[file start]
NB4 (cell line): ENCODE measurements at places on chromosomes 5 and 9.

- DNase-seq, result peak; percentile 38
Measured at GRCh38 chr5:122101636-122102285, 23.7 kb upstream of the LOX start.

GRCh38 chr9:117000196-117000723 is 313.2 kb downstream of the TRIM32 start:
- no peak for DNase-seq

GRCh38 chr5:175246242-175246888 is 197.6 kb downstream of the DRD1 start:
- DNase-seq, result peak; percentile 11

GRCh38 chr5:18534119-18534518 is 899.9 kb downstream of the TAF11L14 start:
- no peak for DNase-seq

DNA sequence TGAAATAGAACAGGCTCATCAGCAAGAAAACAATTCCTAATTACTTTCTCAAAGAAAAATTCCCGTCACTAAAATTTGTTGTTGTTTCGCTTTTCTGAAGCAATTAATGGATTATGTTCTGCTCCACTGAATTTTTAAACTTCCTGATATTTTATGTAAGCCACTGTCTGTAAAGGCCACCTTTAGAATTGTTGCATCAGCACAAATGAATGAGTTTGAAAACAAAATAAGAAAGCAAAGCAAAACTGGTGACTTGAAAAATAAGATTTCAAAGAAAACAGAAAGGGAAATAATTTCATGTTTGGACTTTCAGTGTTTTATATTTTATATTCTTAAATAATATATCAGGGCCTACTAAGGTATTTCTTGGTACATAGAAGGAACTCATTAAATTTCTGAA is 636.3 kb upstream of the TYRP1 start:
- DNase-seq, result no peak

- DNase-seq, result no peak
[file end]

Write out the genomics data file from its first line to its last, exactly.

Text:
NB4 (cell line): ENCODE measurements at places on chromosomes 5 and 9.

- DNase-seq, result peak; percentile 38
Measured at GRCh38 chr5:122101636-122102285, 23.7 kb upstream of the LOX start.

GRCh38 chr9:117000196-117000723 is 313.2 kb downstream of the TRIM32 start:
- no peak for DNase-seq

GRCh38 chr5:175246242-175246888 is 197.6 kb downstream of the DRD1 start:
- DNase-seq, result peak; percentile 11

GRCh38 chr5:18534119-18534518 is 899.9 kb downstream of the TAF11L14 start:
- no peak for DNase-seq

DNA sequence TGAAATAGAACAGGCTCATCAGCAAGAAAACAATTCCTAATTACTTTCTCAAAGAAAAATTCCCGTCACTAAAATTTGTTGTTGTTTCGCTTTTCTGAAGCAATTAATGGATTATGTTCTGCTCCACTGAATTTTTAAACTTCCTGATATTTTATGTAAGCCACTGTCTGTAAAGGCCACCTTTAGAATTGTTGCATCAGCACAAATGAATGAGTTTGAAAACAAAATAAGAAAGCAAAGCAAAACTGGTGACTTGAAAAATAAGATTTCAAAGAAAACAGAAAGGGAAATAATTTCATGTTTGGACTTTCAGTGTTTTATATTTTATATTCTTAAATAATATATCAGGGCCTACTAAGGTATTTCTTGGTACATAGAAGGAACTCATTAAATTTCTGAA is 636.3 kb upstream of the TYRP1 start:
- DNase-seq, result no peak

- DNase-seq, result no peak